C. 10 CFR Part 50, Appendix B, Criterion V, requires, in part, that activities affecting quality shall be prescribed by procedures appropriate to the circumstances, and shall be accomplished in accordance with the procedures. Procedures shall include appropriate qualitative acceptance criteria for determining that activities affecting quality have been satisfactorily accomplished.
Contrary to the above, normal operating procedure (NOP) 2.3-4, Shutdown from Hot Standby to Cold Shutdown and procedure steps developed under ACP 1.2-5.3, Evaluation of Activities/Evolutions Not Controlled by Procedures, used to drain the reactor on August 29, 1996 and to operate the reactor in a partially filled and vented condition from August 29 - September 3, 1996 was inadequate in that operators lacked the reactor vessel level and core exit thermocouple instrumentation used to verify that level was acceptable and that draining and fill evolutions are satisfactorily accomplished. The instrumentation had been disconnected during a period of extended operation in a partially filled and vented condition due to a change in the refueling plan and schedule that had not been thoroughly reviewed for impact on shutdown risk. This lack of review and planning resulted in the plant being placed in a vulnerable configuration, with only limited instrumentation and indications available to the operators. (03082)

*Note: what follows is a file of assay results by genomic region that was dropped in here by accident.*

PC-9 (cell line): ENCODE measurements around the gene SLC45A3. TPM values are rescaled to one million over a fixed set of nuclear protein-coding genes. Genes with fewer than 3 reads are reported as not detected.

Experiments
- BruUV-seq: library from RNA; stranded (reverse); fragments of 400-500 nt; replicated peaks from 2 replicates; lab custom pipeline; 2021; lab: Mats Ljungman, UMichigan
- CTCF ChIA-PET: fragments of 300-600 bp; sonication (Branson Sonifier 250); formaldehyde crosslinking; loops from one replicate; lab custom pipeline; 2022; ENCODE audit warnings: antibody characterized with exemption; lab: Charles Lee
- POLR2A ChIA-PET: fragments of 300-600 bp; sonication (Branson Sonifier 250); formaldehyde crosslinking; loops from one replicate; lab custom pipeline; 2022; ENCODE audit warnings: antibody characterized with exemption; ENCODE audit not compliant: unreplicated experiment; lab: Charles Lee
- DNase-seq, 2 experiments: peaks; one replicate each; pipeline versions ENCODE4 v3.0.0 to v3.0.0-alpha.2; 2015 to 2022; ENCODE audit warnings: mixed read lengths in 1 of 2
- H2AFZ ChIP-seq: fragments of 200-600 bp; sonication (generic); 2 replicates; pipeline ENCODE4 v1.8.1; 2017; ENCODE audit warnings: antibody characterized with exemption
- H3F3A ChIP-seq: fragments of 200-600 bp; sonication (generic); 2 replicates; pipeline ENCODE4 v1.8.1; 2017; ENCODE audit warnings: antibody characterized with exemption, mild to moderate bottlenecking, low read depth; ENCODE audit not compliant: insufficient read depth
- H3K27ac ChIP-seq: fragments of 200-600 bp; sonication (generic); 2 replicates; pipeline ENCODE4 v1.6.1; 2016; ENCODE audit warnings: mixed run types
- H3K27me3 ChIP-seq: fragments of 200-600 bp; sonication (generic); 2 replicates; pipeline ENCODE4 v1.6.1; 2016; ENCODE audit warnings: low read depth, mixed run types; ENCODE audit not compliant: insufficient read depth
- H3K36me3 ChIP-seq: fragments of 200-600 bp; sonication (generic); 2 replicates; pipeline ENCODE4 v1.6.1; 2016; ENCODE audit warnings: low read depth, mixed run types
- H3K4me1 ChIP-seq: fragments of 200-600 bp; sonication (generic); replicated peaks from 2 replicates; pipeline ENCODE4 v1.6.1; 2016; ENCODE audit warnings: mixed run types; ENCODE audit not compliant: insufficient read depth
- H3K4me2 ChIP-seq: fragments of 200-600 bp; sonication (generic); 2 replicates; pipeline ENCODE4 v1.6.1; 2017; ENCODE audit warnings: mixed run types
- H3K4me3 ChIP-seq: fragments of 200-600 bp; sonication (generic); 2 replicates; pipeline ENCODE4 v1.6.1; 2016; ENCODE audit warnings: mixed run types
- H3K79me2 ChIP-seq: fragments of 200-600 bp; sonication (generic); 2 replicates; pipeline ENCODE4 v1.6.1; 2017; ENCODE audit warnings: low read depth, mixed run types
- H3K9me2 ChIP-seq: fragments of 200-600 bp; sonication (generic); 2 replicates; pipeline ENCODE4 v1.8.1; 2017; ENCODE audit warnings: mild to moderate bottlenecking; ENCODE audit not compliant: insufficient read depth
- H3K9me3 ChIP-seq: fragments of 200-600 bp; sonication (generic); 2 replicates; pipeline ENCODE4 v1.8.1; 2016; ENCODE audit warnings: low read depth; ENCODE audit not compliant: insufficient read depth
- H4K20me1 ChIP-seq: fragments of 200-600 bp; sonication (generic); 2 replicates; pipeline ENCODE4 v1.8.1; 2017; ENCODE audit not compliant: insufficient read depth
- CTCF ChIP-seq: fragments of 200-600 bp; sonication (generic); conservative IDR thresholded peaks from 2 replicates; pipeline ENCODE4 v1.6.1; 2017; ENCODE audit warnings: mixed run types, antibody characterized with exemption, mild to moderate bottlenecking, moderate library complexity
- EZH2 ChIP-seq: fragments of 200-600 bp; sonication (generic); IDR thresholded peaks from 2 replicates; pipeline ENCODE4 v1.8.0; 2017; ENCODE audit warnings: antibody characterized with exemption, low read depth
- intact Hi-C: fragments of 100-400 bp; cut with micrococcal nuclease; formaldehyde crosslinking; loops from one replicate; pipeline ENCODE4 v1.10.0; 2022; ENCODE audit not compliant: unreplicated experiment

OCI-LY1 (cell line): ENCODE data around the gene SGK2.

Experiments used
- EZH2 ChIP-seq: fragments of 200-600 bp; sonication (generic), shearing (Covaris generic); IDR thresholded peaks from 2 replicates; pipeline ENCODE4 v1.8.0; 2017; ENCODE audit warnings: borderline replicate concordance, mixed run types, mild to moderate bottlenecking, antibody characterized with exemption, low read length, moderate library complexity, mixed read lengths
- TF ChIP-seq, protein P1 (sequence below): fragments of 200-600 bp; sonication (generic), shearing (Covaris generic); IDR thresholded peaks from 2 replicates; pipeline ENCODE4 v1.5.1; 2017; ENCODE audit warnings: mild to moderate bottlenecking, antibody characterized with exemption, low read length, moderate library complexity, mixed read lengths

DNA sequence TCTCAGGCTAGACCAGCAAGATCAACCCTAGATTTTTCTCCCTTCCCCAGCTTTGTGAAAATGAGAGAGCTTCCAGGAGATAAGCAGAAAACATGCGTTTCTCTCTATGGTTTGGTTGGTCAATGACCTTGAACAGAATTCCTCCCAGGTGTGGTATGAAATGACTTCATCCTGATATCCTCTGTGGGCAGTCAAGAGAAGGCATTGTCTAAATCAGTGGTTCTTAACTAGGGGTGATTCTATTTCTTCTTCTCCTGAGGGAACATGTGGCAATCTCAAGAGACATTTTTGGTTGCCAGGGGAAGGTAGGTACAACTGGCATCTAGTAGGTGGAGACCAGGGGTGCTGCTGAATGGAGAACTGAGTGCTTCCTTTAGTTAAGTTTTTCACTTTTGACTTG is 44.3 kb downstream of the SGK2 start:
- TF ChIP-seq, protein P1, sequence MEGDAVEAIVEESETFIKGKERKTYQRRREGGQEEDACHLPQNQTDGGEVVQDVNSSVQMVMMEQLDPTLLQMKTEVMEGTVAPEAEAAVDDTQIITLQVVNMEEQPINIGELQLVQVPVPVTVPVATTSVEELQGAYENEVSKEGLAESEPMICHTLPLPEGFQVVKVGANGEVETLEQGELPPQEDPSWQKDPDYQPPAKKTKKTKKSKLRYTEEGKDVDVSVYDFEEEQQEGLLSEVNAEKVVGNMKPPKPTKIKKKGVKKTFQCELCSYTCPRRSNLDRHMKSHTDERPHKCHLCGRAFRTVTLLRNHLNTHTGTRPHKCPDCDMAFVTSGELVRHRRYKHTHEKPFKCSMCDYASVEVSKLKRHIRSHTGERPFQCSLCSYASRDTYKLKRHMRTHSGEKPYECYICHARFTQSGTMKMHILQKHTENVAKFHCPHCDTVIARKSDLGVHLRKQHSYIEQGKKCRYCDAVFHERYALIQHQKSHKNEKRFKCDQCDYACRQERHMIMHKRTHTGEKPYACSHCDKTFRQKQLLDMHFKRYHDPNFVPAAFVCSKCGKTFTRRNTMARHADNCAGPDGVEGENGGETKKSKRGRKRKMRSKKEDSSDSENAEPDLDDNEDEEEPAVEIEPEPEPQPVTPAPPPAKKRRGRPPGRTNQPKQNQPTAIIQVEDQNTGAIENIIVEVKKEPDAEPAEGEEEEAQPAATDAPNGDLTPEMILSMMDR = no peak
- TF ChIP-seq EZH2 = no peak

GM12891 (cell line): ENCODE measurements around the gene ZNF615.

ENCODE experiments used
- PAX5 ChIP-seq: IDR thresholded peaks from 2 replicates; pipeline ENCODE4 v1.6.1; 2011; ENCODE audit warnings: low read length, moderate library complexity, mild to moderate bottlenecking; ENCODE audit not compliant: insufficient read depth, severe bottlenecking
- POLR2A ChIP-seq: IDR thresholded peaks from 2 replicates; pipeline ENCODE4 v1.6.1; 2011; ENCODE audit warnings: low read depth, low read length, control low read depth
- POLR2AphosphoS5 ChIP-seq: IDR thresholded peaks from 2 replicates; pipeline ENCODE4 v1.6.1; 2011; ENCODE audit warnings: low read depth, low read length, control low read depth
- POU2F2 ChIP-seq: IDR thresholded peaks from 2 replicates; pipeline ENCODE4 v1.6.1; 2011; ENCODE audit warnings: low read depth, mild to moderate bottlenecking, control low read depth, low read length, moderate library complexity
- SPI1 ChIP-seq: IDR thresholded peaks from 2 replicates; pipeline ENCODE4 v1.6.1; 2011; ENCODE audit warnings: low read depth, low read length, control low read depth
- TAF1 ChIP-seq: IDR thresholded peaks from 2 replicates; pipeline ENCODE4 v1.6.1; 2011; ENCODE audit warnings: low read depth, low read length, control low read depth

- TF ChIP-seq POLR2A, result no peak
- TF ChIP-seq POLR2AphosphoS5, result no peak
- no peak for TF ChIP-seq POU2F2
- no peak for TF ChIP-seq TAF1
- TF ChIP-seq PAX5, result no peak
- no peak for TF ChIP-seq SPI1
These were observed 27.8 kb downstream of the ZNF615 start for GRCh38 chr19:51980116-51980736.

D. 10 CFR Part 50, Appendix B, Criterion XVI (Corrective Action), requires, in part, that measures shall be established to assure that conditions adverse to quality, such as failures, deficiencies, and deviations, are promptly identified and corrected.
Contrary to the above, measures had not been established to assure that conditions adverse to quality, such as failures, deficiencies, and deviations, are promptly identified and corrected, as evidenced by the following examples, each of which constitutes an individual violation.